"I was the Chief Instigator for the Leather Leadership Conference XI, which was held in April in Minneapolis, Minnesota (USA). Having spent three years planning and producing the event, I was thrilled and somewhat awe-struck during the weekend as I watched the conference actually take place. The theme of this year's conference was "The Art of Sharing Power - a work in progress," and the leather/ BDSM/ fetish community's art and culture were woven throughout the weekend. It was amazing to see that, in spite of societal disapproval and the lingering effects of the AIDS epidemic, our community's spirit is still strong and our community's cultural life is vibrant.
Echoes of the conference are still reverberating in several areas. This Leather Leadership Conference represented a huge embrace of "new media" by leather. For the first time ever, all the major speeches (opening and closing keynote and Saturday breakfast) and many of the breakout sessions were recorded and are being released as podcasts. Also, the conference's final roundtable session saw the formulation of "Consent Counts," a major initiative to decriminalize leather/ kink/ fetish/ BDSM activities. If you haven't already heard about this, check it out at their website: www.consentcounts.org"
You can find out more about the Leather Leadership Conference and listen to podcasts from this year's event at www.leatherleadership.org
Steve's columns are available online at www.lavendermagazine.com, www.LeatherPage.com and www.LeatherLife.net
"2007 has been a very difficult year for those of us fighting plans to criminalise the possession of so-called "extreme" pictures of consenting adults in the UK. But as the year draws to a close, it is heartwarming that more and more people have begun to speak out against the plans. In the last few months Liberty have briefed the government about the human rights implications of criminalising thoughts and pictures. In the art world, the Institute of Contemporary Arts and the Barbican have organised events highlighting the implications of censorship. More than 50 academics have also stood up to challenge current assumptions about the people who look at dirty pictures and the effect of viewing sexual violence. And a number of MPs have now begun to highlight the problems with these ridiculous proposals. Whether or not possession is criminalised in the UK, the fact that so many people have been happy to speak out against the plans has helped to challenge the prejudice against "Dangerous Pictures" and the people who look at them."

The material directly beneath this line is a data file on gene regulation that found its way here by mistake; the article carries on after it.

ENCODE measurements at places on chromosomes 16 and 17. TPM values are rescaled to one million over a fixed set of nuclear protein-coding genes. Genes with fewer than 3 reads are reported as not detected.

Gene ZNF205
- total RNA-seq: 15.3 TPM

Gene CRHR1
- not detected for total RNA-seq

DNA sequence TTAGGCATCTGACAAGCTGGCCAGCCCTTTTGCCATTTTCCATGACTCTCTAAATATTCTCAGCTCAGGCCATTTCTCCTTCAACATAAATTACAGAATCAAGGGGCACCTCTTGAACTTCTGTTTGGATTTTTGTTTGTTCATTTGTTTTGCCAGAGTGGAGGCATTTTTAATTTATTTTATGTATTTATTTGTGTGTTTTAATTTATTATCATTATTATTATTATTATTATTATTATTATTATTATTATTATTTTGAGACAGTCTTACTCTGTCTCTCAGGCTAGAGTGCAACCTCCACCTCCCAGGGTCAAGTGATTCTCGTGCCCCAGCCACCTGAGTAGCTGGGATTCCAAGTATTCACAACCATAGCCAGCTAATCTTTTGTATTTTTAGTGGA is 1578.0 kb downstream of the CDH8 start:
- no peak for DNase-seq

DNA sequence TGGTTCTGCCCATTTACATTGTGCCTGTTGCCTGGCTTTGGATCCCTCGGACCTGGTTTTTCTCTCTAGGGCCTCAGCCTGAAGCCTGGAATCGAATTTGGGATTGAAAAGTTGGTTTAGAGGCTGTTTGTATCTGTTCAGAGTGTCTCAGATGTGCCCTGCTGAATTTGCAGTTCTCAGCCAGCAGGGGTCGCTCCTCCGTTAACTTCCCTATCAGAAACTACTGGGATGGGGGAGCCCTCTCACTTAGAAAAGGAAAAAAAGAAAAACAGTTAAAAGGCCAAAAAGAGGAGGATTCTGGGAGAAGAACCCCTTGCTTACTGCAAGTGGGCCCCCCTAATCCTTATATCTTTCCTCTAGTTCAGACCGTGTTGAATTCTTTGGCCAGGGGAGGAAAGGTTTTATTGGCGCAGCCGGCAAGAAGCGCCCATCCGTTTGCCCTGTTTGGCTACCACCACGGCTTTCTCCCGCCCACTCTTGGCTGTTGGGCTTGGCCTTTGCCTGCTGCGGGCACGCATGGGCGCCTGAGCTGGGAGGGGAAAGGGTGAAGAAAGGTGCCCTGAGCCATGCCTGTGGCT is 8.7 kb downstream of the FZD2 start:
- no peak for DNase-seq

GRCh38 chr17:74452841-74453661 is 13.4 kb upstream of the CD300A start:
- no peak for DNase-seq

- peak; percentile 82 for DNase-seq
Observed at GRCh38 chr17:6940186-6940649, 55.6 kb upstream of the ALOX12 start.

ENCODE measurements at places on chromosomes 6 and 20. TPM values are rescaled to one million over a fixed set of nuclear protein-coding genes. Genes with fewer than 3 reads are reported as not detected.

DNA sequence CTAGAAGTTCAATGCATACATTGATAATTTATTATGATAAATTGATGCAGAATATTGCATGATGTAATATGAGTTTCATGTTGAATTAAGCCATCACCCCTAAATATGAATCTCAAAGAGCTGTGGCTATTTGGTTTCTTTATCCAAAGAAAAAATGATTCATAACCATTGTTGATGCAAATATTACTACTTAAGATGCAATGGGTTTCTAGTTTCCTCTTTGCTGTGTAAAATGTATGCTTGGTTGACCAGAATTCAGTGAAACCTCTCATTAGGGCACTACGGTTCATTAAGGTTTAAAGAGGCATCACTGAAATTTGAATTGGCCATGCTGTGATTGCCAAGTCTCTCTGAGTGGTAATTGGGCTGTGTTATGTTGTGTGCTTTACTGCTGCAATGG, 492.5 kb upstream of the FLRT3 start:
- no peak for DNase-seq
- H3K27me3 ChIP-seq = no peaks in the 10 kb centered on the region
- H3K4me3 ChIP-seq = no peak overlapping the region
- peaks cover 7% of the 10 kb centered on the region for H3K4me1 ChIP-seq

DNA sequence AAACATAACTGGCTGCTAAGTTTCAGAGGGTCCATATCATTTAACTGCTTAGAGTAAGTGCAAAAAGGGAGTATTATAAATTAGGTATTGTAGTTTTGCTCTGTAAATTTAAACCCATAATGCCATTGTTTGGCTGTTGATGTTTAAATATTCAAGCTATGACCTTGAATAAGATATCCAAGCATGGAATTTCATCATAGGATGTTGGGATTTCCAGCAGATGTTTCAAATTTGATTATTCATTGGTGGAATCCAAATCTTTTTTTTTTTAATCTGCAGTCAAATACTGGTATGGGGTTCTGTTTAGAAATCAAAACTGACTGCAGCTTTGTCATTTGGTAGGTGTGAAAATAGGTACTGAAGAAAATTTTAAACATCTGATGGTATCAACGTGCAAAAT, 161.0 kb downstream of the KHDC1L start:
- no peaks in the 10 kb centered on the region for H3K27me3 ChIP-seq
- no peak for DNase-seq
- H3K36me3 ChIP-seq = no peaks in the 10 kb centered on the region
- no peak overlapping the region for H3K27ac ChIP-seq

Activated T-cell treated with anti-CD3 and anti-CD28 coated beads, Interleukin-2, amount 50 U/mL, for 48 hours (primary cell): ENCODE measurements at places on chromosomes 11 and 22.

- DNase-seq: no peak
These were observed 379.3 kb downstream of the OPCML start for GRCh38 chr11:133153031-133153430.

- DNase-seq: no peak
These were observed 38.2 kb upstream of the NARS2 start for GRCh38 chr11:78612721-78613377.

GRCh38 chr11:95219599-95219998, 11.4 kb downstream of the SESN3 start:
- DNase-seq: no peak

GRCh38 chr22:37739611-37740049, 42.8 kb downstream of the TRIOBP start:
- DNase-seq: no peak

For more information on the Backlash campaign go to www.backlash-uk.org.uk
The Toronto skyline, taken from Polson Pier
"At last, it seems the sexual rights of disabled people are being recognised in Britain. Several TV documentaries have been screened on the subject, showing residential home staff allowing residents the freedom to enjoy relationships and hire sex workers.
A small group I set up, the Sexual Health and Disability Alliance now has queues of people wishing to attend our meetings, eager to learn and swap notes and make changes. Of course, disability is a very good argument for the decriminalisation of sex work, and I wish we could think of a way to make disability a good argument for legalising every other sexual pleasure such as extreme BDSM and pornography! That way, disabled people would become sexual heroes and we could all enjoy the sex we want!"
"This year, we have had a full-on rash of conservative Republican politicians and public figures getting caught in alleged same-sex shenanigans of various inappropriate sorts. Very tasty. Apart from that, the world continues to grant same-sex couples access to various civil-union, domestic-partnership or registered-partnerships schemes, or to full-out marriage. Very tasty. Personally, several years ago, I moved from gay to post-gay, and now I've moved on to whatever comes after post-gay. I got bored with gay identity."
Rex's blog can be found at http://wockner.blogspot.com/
Congratulations to everyone involved in these advances.
I hope you all have a happy holiday and a peaceful New Year.
International Mr Leather 2003